Normally we never talk much about the company making the items we review but Rein Audio is a company you probably never ever heard of, so allow me to go a bit into detail. Rein Audio was only founded in 2011 and mostly concentrated on the cable industry till they decided to use their experience to bring us the Rein Audio X-DAC. Rein Audio is presented as Pure audio as they want their audio and products to be “pure”. Therefor they handle three principles of design:
- A good design should be simple and easy to practice;
- The products should be able to replay the music accurately;
- The products should have outstanding performance and reasonable prices.
The X-Dac, measuring 190 x 220 x 65mm and weighing 2.2kg, is a fairly normal sized unit using the well-known Wolfson WM8740 DAC chips and the CS8416 (24BIT/192Khz) receiver chips that have an extremely low-jitter clock-recovery. Input methods are USB (24/96), 2 coax and optical fiber (both 24/192). The outputs are XLR balanced while the unbalanced RCA output is realized by running 2 AD797 Ultralow Distortion/Noise Op Amps. Both can be used at the same time which is very handy to feed 2 amplifiers at once. As you can see on the picture of the back plate, the X-Dac is standard set for 220V users but can be tailered by Rein to 110V.
It took Rein Audio 1 year to develop their first DAC, and only the 6th model was considered good for production. The X-DAC’s build quality is German (see lower), it feels like a tank and it looks great. The front plate is very down to basic, just two controls knobs for power and source, two green LEDS (power & USB) and basic labeling, very 2.0-ish and something I appreciate a lot. Rein preferred doing this so they could deliver more (sound)quality for the money. The weird thing is that the X-Dac was sent to me from Asia, without any cables but in a great looking box. After a double check with Rein Audio I can confirm it was actually built in Asia. They stress having several quality control procedures and they guarantee a German quality level, I can only confirm that. I wouldn’teven have noticed it at all hadn’t I checked the transport document.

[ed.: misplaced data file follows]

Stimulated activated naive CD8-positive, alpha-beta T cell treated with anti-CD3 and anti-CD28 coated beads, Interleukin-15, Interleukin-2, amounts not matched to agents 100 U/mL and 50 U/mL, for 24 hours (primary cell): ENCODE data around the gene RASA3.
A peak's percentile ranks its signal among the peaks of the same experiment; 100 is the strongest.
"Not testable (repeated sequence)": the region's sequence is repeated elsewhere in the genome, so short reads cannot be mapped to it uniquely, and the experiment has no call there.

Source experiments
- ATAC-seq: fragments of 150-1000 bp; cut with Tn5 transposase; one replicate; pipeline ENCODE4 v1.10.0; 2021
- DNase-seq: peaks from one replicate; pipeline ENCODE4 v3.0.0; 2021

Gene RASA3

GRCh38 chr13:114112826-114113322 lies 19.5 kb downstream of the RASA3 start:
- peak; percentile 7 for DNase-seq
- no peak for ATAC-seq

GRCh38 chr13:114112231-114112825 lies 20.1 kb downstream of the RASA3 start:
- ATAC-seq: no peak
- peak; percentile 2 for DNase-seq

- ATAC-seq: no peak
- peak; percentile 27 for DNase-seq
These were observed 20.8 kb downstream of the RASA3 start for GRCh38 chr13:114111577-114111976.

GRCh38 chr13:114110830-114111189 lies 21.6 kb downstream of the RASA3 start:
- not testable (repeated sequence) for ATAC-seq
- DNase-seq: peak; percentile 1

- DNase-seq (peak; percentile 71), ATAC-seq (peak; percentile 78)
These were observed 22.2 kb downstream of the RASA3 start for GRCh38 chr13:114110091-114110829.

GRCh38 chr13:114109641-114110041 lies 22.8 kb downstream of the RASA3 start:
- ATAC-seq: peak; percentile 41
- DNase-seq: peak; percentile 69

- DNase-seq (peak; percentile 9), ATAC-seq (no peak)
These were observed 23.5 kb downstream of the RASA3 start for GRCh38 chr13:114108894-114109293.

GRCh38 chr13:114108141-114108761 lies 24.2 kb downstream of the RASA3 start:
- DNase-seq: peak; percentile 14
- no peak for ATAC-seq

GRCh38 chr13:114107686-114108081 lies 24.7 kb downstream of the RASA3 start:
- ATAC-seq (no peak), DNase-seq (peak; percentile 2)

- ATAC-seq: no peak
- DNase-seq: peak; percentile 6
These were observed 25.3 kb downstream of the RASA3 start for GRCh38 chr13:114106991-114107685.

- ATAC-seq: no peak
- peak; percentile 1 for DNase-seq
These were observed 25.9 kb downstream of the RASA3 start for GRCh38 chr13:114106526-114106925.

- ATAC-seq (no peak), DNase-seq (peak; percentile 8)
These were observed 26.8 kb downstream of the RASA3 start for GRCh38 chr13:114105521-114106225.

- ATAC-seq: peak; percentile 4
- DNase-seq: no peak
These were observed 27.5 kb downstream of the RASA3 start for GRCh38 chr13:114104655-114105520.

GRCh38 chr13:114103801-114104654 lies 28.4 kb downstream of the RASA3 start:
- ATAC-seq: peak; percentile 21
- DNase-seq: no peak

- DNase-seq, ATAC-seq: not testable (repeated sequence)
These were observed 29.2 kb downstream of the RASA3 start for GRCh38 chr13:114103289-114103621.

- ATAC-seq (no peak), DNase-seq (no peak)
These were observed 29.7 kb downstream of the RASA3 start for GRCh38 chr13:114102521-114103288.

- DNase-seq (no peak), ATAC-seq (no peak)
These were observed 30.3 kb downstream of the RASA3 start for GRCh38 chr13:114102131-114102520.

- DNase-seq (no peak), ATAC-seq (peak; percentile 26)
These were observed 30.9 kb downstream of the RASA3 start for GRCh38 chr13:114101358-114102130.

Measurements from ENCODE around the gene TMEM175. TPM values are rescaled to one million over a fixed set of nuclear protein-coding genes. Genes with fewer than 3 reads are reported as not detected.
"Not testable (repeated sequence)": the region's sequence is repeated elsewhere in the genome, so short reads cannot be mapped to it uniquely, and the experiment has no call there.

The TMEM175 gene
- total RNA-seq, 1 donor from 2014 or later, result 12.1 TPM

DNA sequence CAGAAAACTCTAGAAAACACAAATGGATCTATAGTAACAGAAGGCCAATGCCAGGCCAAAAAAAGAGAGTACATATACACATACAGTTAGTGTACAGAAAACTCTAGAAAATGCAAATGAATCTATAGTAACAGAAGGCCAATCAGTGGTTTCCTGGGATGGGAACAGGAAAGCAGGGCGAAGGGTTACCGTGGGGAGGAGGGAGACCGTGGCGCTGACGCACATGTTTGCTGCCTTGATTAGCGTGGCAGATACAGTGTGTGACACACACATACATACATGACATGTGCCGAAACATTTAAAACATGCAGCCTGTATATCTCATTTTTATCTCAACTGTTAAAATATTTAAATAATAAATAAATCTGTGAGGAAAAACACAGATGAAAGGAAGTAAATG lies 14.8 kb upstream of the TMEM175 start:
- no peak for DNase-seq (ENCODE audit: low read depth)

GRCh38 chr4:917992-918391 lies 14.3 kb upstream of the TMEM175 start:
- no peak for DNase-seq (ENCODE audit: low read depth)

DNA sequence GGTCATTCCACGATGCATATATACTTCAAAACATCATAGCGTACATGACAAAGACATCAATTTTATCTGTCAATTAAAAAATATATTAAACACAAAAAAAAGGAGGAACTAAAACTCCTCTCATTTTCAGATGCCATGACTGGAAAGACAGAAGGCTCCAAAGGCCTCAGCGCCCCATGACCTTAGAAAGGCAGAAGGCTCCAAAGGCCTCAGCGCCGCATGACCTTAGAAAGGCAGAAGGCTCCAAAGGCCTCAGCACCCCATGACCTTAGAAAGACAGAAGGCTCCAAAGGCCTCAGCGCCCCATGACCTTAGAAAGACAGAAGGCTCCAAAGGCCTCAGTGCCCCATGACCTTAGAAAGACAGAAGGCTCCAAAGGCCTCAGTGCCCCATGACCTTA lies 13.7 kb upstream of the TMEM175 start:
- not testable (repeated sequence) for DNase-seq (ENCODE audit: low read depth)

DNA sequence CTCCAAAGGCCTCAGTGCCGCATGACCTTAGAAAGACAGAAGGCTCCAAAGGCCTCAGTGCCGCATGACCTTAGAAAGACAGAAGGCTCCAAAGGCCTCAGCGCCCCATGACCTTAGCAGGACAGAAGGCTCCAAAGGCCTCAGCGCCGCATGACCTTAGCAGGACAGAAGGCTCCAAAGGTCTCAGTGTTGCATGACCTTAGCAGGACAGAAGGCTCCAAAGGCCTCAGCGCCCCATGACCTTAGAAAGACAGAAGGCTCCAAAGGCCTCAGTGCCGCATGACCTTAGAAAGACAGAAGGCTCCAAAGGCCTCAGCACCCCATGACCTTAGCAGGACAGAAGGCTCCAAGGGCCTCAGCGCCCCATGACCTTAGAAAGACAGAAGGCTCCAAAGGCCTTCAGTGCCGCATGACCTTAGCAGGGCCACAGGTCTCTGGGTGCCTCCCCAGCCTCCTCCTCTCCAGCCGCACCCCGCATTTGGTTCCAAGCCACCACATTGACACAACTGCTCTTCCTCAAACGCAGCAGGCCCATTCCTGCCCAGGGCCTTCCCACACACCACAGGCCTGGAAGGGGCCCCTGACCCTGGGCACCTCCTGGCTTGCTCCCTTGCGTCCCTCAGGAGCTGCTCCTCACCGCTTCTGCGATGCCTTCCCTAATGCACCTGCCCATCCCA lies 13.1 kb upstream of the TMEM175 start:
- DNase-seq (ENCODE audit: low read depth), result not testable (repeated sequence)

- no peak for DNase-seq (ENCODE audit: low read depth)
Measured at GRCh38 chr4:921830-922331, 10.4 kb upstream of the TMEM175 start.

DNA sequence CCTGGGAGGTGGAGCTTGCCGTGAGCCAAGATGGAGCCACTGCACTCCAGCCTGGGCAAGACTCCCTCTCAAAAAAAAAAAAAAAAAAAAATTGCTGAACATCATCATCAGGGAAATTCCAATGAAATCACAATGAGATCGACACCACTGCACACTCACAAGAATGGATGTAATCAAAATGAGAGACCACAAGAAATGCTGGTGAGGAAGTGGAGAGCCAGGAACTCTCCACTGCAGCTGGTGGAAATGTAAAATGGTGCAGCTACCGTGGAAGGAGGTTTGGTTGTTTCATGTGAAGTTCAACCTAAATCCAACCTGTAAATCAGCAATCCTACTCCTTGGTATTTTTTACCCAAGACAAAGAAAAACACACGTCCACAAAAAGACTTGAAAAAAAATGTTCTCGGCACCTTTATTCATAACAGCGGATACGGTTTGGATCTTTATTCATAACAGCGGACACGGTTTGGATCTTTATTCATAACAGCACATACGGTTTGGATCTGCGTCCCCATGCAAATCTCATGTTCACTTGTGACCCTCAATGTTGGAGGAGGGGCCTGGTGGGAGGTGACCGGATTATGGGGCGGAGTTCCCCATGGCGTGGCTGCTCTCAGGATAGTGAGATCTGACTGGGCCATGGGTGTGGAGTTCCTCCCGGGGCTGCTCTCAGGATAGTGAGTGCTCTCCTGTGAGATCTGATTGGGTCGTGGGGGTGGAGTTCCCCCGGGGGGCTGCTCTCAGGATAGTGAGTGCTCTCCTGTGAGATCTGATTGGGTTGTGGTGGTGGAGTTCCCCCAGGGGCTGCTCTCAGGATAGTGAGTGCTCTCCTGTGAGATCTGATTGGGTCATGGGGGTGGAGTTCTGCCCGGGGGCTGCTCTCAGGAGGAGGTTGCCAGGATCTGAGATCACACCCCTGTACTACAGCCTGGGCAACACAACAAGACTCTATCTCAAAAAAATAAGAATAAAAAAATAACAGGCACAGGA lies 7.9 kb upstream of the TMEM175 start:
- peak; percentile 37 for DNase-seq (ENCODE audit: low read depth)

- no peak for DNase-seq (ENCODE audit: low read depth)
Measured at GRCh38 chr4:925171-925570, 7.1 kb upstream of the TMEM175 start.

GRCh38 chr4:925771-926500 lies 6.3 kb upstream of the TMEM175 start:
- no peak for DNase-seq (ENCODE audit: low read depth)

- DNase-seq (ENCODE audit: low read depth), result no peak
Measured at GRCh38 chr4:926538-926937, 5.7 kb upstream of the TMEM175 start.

Installation was very easy, it only took a few minutes to configure the Asio drivers and from the minute I hooked it up to my home system I liked the Rein Audio X-DAC, a lot. The overall impression you get when listening to the Rein X-Dac is its neutrality. It’s not dark or bright, it doesn’t focus on the bass or anything else. It just is a very neutral and detailed Digital to Analog Convertor. The sound is very clean and grain free, I could best describe it as analog sounding, in a good way. Its soundstage is pretty spacious and open and I really have no remarks to make about it at all.
Maybe it’s not the most musical DAC I’ve heard before but it for sure is the most neutral and detailed one. Lows, mids and highs are very nicely detailed and the instrumental separation and balance are great. Don’t get me wrong, I’m not stating the X-Dac isn’t musical. I’m just trying to say I have heard more musical yet less detailed dacs, and both can be very enjoyable. The X-Dac has made me discover things in songs I never heard or forgot about like the touching of guitar strings, the foot tapping of the drummer or some minor “noise” made inside the recording studio. It keeps amazing me how other gear can still each time make you discover new things in your favorite music. It’s just very detailed all the way and it sounds excellent with the revealing cans like the Audez’e , T70 and the Hifiman. I guess Rein Audio was right, it really is “Pure Audio”.
Continue to the next page…